mounted devices removed and old heat sink grease cleaned out and replaced.
Screws set with low strength Loctite so they cant loosen. DO NOT just shove
the PS assy. back in the chassis, move the cables if necessary so it slides
in easily without pressing on the boards behind the backplane.
DO NOT replace caps in a SMPS with caps not rated for high frequency
filtering. No junk from Jameco or hamfest.
Whomever wired this scope did a pathetic job of wiring routing.
Other boards in mainframe...DONT REMOVE THEM.
1. Static sensitive, custom ICs.
2. Flex ribbon connectors to CRT
3. Coax cables. Old plastic, formed in place over 30 years, dont bend them.
Replaced all the ' lytics without removing the boards. Not easy, but
eliminates much chance of damage.
.DO NOT just pull center section out. Old wiring and cables dont like being
bent and twisted.
CAREFULLY pull the connectors off on A1100 and without bending the wiring,
slip the board out.
That gives access to A1300. Same with it..DO NOT bend wiring or coax
cables. One intermittent connection caused by torquing a cable will make
you pull your hair out....
Dont remove the other boards. No large filters on them. One cap on A1100
can be replaced from top side, cut the cap body off and solder new cap to
Replace the three caps in the microwave area, 2.2 on the board with ICs and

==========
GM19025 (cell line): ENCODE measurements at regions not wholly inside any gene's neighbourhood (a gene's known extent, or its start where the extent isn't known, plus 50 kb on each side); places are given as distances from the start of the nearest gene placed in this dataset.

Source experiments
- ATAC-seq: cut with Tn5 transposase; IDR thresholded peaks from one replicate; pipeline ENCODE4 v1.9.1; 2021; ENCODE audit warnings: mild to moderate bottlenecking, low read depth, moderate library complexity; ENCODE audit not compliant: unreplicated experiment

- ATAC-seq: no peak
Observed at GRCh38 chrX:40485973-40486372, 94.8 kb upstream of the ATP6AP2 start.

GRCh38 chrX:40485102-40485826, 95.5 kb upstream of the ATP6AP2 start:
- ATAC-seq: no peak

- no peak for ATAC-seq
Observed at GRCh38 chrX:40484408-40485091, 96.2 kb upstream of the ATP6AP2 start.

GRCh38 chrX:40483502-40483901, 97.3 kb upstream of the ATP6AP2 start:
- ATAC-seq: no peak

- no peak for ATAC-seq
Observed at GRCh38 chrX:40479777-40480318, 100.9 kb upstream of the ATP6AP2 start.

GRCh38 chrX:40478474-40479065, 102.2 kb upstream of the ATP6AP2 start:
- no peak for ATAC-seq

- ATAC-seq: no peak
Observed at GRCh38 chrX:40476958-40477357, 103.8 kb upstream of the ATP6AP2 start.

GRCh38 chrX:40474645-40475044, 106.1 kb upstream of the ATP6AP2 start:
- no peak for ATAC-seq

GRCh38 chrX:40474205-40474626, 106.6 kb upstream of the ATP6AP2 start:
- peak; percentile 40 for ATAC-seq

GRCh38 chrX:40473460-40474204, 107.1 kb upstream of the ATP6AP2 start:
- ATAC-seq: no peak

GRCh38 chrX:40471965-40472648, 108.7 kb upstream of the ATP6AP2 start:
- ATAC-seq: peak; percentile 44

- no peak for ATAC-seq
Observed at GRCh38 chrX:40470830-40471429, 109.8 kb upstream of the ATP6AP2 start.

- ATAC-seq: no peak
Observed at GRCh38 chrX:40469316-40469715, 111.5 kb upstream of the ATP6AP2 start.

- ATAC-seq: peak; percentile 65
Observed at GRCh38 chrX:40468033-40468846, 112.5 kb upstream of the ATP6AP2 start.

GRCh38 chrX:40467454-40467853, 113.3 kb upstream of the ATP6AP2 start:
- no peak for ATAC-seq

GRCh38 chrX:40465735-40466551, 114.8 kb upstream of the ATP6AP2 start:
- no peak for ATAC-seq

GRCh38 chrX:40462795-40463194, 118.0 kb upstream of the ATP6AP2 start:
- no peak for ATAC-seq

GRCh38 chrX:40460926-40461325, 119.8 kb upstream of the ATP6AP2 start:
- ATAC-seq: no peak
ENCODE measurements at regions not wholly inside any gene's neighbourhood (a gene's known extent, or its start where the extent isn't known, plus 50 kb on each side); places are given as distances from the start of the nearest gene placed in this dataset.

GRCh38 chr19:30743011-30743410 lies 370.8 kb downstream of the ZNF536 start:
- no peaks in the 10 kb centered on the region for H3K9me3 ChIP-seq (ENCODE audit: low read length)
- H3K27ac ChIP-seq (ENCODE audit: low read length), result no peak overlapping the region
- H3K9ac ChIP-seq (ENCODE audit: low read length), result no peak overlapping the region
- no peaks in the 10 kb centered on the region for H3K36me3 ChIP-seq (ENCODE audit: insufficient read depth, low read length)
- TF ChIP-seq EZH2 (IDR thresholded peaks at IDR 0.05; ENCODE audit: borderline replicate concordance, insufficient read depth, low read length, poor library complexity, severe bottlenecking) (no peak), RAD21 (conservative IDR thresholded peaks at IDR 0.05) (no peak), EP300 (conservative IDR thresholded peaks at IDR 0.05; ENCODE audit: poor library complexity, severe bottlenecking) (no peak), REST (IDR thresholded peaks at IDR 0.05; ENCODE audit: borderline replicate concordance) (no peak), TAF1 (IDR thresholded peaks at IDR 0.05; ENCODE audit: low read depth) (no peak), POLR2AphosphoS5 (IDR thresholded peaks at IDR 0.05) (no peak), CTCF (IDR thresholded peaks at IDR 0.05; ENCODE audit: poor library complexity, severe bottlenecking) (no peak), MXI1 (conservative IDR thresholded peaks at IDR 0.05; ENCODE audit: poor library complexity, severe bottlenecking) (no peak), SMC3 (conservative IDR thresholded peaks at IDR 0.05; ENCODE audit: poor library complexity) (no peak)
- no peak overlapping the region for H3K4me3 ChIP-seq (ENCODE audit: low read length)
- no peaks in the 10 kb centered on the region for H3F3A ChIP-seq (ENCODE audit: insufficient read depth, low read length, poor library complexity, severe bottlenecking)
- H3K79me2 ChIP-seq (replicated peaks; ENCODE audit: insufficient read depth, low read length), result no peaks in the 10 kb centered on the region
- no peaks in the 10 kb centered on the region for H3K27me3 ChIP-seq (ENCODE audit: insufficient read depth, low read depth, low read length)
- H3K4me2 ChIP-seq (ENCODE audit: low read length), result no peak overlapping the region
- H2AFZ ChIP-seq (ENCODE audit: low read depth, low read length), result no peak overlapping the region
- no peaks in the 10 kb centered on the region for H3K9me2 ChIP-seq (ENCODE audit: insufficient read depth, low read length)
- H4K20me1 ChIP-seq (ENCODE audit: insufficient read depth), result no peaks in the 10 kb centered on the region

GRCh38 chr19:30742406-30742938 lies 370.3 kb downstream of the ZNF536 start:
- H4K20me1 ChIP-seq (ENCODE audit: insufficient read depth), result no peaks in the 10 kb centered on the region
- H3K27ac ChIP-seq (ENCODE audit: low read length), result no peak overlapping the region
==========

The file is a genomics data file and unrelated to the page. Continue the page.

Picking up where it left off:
two on the +/ - 15V supplies to the mixer block (mixer?).
DO NOT use electrolytics in the 7L12. They are tantalum for a reason!
Especially do not install tantalums backwards! Boom. Crying. Throwing
Caps and polarity not marked on the boards. DO NOT power it up without
verifying polarity against schematic.
(Note: Recall.. NO SPURS in the SA display...none. .thats what new state of
the art filter caps buys! Clean power lines!)
DO NOT PUT OVER SIZED CAPS IN.( capacitance wise, over voltage is fine).
Highly experienced engineers sized them. Excess capacitance also means
higher pulse charging currents. No reason to do so and old connectors do
not need high currents.
Carefully break loose and reseat as many connectors as possible. No
twisting or bending.
STATIC SAFE WORKSTATION MANDATORY!!!!
Human body can generate 3Kv.
Unless its the manual for the SN range you have dont trust the parts list
for ordering caps.
Older 7L12 manual said front panel pots are fastened by swaged fittings.
Not on mine, had to remove front panel to access panel nuts. Manual said
electrolytic caps...not in mine- all tantalum. Alignment procedure for
vertical gain was wrong. Fairly minor details.
This scope and plugins were $20,000- ish , new cost. If it isnt worth
doing right, dont do it.
These are not ham radio toys. Word to the wise.
Any questions, Email me. Wont accept any more interference, or ignorant
lectures from supposed Forum Experts here that gave such bad advice.
Appreciate the repair notes. Agree that it's worth doing this right,toggle quoted messageShow quoted text
and that there's no reason to keep power supply capacitors "vintage".
We've all seen what happens when those "vintage" tantalums give up the
ghost. It's like taking a torch to the board. Have you considered
replacing the coax or the HV lead? How did you add new insulation onto
the HV lead?
On Tue, Jun 8, 2021 at 3:45 AM David Campbell <email@example.com> wrote: